Monday, May 13, 2013

William George Randall: Campus Artist

William G. Randall
William Randall (1860-1905) only spent a short time on the campus of the State Normal and Industrial College, now The University of North Carolina at Greensboro (UNCG), but while he was at the school he created portraits of some of the most important people of the college and the state. Randall’s early life in the mountains of Burke County, North Carolina spanned the years of the Civil War. At a young age he showed a precocious talent for drawing, but had little training. He attended school sporadically and made extra money sketching portraits of his Burke County neighbors.

Committed to furthering his education, he walked out of the mountains and arrived at the University of North Carolina in the fall of 1880 with 30 cents to his name. At the University, he began to draw portraits of the people in Chapel Hill, fellow students, and professors. Although he was described as thin, pale, and unassuming, other students took note of him - one of those students was Charles Duncan McIver, founder and first president of the State Normal and Industrial College.  After college, he took several positions in local schools and it was at this time that he met his wife, Annie J. Goodloe of Warrenton, North Carolina. Soon he realized that he preferred art to a career in education. He studied in New York, England, France, and Germany and had a studio in the Corcoran Gallery in Washington DC, specializing in portraiture.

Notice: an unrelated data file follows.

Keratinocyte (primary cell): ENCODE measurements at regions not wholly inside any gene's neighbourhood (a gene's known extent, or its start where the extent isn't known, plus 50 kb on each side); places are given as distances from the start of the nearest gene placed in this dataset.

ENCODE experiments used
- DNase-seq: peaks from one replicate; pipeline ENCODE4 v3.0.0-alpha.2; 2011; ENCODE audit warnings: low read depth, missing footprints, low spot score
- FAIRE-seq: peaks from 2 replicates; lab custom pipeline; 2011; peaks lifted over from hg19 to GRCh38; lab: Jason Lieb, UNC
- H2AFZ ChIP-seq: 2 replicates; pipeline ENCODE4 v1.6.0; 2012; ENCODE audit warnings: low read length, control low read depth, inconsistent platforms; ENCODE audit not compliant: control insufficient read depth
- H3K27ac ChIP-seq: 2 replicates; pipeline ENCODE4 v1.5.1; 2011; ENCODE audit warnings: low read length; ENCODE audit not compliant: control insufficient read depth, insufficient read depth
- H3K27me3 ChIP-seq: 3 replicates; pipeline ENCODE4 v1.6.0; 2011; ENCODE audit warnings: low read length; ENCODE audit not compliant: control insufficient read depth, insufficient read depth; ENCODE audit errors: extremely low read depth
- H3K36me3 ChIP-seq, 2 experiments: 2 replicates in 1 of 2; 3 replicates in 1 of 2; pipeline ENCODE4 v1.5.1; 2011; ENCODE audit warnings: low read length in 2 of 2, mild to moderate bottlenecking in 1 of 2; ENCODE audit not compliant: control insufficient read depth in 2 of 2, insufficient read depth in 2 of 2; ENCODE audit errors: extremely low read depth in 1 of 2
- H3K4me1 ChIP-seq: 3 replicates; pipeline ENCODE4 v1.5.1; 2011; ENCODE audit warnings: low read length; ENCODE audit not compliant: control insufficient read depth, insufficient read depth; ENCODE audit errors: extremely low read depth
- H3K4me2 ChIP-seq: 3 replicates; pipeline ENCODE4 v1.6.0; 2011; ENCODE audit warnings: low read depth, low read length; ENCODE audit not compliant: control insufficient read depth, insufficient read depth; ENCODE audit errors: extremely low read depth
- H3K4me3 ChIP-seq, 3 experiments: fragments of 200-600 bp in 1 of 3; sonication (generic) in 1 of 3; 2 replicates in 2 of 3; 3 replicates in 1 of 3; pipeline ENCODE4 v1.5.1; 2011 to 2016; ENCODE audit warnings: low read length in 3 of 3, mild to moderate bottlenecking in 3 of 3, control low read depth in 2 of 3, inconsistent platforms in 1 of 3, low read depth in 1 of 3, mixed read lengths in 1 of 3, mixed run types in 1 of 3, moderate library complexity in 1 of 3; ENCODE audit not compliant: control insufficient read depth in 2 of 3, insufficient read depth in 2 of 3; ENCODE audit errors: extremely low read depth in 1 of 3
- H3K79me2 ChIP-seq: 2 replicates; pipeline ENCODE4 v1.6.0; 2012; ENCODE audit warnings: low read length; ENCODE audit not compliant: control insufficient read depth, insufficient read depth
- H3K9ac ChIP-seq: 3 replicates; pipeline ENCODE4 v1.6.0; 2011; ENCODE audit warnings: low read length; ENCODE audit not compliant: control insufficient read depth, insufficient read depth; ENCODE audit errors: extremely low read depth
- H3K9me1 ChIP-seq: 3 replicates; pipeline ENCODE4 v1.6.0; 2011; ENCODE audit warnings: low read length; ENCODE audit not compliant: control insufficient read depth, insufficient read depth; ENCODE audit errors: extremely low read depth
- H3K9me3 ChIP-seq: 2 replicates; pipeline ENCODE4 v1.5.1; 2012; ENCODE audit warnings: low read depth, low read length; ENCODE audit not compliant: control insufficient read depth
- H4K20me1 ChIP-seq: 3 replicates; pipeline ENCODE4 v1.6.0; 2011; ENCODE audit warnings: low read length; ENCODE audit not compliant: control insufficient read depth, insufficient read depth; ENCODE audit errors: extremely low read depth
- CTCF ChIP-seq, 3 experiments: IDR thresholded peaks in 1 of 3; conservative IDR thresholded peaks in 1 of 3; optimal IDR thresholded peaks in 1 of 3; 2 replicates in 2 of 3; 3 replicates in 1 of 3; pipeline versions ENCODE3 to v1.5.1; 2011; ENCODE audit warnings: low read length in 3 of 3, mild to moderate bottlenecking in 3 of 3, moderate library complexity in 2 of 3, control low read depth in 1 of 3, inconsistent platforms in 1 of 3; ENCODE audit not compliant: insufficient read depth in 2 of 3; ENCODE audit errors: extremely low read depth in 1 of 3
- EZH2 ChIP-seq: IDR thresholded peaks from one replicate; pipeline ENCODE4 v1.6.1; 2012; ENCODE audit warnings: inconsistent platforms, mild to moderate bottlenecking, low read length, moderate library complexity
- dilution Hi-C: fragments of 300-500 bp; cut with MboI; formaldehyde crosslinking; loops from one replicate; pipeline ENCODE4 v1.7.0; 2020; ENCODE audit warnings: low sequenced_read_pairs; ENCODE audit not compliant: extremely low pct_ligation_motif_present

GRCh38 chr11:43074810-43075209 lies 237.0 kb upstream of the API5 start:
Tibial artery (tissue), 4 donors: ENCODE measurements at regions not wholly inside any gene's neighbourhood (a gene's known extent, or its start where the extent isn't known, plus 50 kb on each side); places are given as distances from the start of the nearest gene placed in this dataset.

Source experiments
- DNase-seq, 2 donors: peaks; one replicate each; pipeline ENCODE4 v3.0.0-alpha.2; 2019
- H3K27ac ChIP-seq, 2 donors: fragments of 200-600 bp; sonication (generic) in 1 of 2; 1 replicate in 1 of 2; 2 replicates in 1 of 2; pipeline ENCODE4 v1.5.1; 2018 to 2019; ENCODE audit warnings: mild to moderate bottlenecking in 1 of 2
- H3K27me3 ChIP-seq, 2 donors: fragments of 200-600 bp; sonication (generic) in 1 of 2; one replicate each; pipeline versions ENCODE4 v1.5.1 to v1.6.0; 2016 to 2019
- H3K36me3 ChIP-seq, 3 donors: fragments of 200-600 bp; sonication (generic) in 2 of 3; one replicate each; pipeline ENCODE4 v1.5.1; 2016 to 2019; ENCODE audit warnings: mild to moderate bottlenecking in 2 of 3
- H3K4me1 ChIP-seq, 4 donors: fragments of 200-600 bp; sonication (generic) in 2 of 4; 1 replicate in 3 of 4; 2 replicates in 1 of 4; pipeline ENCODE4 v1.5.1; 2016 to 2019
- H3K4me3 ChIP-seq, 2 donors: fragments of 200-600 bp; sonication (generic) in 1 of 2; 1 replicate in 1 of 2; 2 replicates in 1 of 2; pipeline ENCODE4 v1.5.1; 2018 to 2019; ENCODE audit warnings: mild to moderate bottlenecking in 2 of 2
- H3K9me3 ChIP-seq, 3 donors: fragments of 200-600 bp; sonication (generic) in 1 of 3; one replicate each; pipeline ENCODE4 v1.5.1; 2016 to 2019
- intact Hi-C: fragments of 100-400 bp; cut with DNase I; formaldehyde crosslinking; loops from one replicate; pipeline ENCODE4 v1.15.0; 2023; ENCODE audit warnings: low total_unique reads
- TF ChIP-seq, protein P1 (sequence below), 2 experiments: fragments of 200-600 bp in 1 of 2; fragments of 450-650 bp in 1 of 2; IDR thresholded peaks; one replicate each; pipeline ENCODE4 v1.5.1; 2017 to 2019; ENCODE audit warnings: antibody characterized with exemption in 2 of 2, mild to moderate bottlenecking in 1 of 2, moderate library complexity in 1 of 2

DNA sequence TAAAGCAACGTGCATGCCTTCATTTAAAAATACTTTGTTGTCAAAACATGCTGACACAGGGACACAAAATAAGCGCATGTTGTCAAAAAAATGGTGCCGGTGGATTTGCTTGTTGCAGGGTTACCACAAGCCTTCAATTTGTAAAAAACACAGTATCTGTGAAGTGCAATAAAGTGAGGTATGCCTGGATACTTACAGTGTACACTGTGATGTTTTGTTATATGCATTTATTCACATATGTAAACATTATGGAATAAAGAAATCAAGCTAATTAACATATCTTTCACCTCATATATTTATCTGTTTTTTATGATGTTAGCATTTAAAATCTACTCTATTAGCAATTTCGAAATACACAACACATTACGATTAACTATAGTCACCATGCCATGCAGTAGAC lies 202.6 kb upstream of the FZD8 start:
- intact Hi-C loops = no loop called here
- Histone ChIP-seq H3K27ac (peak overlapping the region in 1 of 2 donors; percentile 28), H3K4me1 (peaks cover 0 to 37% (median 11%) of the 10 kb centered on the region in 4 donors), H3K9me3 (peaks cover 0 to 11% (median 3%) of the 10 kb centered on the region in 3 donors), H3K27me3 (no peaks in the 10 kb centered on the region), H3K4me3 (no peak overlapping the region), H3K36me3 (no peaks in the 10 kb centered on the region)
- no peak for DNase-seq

Sarah Bailey
Randall's path would cross that of McIver once again when his wife, Annie, took a job at the State Normal and Industrial College in 1898 as the school Registrar. Randall had previously painted several portraits for the college and he soon had a small studio in the attic of the current Foust Building. He painted several notable people who had a direct impact on the school; including a life-size portrait of McIver.

In addition to his many commissions, he worked with the students. Several years after he arrived on campus, he offered to set up a full art program at the college, but there is no indication that his offer was accepted. This may be because of general ill health. Randall had been diagnosed with tuberculosis at a young age and it was about this time that he was sent to New Mexico for the beneficial climate. Randall rented a small adobe house on the outskirts of the city and planned to use it as a residence and studio but he soon returned to North Carolina. On December 11, 1905, he died at Blowing Rock and his body was taken to Washington DC for burial in Glenwood Cemetery.

Evelyn Bailey
Ultimately, Randall’s legacy is not only as one of the most  famous 19th century North Carolina portrait artists, but also as an early advocate of the importance of formative art (architecture, sculpture, and painting) to a liberal education.  On June 23, 1896, he gave an address on the subject before the North Carolina Teachers’ Assembly in Asheville. Interestingly, Randall’s speech included his belief that women had a more highly developed sense of color and felt it was possible that the “early man” who attempted to “imitate” the world around them through painted images – may have actually been early woman. He was committed to the equality of arts and sciences within the liberal arts curriculum and this may have been one of the reasons that McIver found him a kindred spirit.

Sadly, few of Randall’s painting survive on the UNCG campus. Through the years, they have been donated to other institutions or lost as original school buildings were razed or remodeled. Life-size portraits of Charles Duncan McIver and Jabez Curry remain on campus, exhibited in the Curry Building Auditorium. Portraits of Sarah and Evelyn Bailey, students who succumbed to the 1899 typhoid epidemic and philanthropist George Peabody are housed at the University Archives and may be viewed by appointment.

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